Diastrophic Dysplasia


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Diastrophic Dysplasia
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Bonafé L., Mittaz-Crettol L., Ballhausen D., Superti-Furga A.
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CLINICAL CHARACTERISTICS: Diastrophic dysplasia (DTD) is characterized by limb shortening, normal-sized skull, hitchhiker thumbs, spinal deformities (scoliosis, exaggerated lumbar lordosis, cervical kyphosis), and contractures of the large joints with deformities and early-onset osteoarthritis. Other typical findings are ulnar deviation of the fingers, gap between the first and second toes, and clubfoot. On occasion the disease can be lethal at birth, but most affected individuals survive the neonatal period and develop physical limitations with normal intelligence.
DIAGNOSIS/TESTING: The diagnosis of DTD rests on a combination of clinical, radiologic, and histopathologic features. The diagnosis is confirmed by molecular genetic testing of SLC26A2, the only gene in which pathogenic variants are known to cause DTD. Biochemical studies of fibroblasts and/or chondrocytes may be used in the rare instances in which molecular genetic testing fails to identify SLC26A2 pathogenic variants.
MANAGEMENT: Treatment of manifestations: In children, physiotherapy and casting to maintain joint positioning and mobility as much as possible; surgical correction of clubfoot when ambulation becomes impossible; cervical spine surgery restricted to individuals with clinical or neurophysiologic evidence of spinal cord impingement; surgical correction of scoliosis in those at risk for rapid increase in curvature; total arthroplasty of hips and knees in relatively young adults to decrease pain and increase mobility; treatment of cystic ear swelling is conservative. Prevention of Primary Manifestations: Physical therapy may prevent early joint contractures. Surveillance: Annual monitoring of spinal curvature and joint contractures. Agents/circumstances to avoid: Obesity, which places an excessive load on the large, weight-bearing joints. Other: Undertake orthopedic surgery with caution as deformities tend to recur.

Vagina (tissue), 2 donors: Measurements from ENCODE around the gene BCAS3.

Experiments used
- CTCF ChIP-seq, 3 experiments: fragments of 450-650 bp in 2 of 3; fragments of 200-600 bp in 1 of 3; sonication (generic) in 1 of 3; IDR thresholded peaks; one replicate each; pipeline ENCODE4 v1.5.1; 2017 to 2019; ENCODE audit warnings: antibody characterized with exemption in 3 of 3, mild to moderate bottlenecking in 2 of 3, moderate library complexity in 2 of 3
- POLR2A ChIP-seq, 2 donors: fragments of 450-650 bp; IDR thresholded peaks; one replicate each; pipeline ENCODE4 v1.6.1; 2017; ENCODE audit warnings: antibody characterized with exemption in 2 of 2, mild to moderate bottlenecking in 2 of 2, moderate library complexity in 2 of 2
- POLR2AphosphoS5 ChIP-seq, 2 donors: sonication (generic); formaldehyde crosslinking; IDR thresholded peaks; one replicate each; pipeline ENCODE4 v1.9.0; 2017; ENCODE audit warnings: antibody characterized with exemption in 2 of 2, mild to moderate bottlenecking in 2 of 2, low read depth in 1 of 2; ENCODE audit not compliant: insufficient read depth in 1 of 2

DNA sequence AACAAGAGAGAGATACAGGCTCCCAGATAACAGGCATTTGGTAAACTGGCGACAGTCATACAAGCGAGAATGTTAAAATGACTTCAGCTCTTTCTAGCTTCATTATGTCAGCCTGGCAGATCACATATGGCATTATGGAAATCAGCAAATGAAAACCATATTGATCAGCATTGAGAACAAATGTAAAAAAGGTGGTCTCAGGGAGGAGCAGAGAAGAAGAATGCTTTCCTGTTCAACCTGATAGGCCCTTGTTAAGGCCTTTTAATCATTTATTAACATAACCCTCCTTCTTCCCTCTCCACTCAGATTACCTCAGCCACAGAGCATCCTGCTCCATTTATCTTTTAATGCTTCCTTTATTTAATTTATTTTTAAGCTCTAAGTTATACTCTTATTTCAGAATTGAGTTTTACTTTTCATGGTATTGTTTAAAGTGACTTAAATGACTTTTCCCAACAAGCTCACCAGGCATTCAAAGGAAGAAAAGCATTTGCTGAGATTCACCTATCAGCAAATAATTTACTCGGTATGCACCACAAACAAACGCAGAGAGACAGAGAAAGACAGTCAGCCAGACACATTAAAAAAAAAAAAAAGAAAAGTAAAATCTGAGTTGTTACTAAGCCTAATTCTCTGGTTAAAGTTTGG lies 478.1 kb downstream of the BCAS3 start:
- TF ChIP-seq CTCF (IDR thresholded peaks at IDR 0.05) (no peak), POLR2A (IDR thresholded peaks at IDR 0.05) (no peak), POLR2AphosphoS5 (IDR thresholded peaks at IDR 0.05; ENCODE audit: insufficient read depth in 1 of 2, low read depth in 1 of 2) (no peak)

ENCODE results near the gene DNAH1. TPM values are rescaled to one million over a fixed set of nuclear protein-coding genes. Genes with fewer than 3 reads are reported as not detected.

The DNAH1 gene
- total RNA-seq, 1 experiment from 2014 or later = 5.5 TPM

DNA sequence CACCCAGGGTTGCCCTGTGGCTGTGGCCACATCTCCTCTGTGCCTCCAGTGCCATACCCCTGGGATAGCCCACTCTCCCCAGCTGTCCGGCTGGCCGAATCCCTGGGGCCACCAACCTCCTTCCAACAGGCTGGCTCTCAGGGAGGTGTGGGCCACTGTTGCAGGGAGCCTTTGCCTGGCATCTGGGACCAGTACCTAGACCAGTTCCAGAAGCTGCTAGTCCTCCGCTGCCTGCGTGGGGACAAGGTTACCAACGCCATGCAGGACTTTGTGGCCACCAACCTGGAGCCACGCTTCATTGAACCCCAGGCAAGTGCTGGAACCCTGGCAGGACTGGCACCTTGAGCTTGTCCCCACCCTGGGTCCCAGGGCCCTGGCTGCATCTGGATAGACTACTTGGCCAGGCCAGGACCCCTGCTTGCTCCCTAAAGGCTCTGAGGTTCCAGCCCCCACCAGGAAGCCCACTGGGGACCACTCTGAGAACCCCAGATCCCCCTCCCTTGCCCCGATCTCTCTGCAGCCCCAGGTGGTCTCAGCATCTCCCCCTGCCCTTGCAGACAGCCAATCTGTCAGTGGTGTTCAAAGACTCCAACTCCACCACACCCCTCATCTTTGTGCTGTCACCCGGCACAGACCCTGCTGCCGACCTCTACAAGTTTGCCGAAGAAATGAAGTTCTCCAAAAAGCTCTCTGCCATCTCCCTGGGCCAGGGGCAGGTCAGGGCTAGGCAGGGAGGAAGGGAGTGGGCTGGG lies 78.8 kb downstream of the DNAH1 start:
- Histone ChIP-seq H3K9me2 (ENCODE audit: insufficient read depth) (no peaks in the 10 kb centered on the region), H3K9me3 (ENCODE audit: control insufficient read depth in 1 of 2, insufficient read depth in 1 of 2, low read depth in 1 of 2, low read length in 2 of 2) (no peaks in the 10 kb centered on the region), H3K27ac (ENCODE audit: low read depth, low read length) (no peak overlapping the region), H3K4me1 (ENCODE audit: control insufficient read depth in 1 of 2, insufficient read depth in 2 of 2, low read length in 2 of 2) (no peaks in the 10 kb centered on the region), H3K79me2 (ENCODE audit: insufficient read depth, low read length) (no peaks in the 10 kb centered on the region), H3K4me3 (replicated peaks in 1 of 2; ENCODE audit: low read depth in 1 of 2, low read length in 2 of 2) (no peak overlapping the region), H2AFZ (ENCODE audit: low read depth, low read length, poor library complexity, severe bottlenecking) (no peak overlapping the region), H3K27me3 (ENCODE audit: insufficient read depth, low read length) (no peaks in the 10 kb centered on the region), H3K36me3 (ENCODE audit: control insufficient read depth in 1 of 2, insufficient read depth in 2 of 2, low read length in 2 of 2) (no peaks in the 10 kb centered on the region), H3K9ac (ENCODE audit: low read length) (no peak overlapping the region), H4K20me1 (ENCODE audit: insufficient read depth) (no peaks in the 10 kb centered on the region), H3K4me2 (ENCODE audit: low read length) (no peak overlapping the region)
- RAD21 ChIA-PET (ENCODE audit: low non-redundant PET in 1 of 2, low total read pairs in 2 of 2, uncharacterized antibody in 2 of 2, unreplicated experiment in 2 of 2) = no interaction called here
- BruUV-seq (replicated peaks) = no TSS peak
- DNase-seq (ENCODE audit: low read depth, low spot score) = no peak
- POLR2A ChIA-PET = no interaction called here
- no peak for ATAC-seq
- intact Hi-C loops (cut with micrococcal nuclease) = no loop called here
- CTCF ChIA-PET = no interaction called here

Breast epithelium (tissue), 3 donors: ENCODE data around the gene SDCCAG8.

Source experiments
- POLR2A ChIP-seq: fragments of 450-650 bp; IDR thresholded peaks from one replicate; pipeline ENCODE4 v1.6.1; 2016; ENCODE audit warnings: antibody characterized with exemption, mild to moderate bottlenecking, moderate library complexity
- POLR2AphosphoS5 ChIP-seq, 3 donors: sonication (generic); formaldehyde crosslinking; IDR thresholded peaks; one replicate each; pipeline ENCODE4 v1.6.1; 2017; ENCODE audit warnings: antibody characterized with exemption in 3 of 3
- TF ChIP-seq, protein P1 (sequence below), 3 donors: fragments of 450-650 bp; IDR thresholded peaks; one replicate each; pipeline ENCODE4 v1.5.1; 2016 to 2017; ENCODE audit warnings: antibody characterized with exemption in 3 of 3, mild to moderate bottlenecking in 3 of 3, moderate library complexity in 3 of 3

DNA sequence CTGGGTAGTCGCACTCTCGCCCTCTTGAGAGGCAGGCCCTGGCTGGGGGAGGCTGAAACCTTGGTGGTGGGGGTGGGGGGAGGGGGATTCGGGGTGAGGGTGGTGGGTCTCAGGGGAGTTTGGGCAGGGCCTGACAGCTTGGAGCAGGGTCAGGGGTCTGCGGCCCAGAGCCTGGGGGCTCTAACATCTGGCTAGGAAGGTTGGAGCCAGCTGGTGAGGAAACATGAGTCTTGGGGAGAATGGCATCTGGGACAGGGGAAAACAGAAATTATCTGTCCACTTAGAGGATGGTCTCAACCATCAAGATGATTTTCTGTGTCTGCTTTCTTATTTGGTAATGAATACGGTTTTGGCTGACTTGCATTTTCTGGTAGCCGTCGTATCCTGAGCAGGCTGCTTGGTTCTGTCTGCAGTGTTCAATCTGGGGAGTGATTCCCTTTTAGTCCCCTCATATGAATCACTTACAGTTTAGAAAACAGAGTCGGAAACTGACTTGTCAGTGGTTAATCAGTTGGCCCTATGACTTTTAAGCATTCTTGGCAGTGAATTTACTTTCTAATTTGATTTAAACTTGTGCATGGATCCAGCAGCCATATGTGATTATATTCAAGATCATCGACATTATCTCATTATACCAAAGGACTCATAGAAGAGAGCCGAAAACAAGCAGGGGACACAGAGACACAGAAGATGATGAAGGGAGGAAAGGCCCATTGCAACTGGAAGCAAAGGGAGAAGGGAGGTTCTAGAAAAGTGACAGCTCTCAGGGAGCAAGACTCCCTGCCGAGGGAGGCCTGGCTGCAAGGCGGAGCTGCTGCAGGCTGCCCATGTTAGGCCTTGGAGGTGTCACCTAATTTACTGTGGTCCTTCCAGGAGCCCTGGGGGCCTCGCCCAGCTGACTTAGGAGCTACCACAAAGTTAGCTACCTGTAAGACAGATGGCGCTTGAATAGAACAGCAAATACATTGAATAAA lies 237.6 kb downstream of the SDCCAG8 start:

GENETIC COUNSELING: DTD is inherited in an autosomal recessive manner. At conception, each sib of a proband with DTD has a 25% chance of being affected, a 50% chance of being an asymptomatic carrier, and a 25% chance of being unaffected and not a carrier. The unaffected sibs of a proband have a 2/3 chance of being heterozygotes. Prenatal diagnosis for pregnancies at increased risk is possible if both disease-causing alleles of an affected family member have been identified. Ultrasound examination early in pregnancy is a reasonable complement or alternative to prenatal diagnosis by molecular genetic testing.
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10/10/2016 23:41
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20/08/2019 13:26
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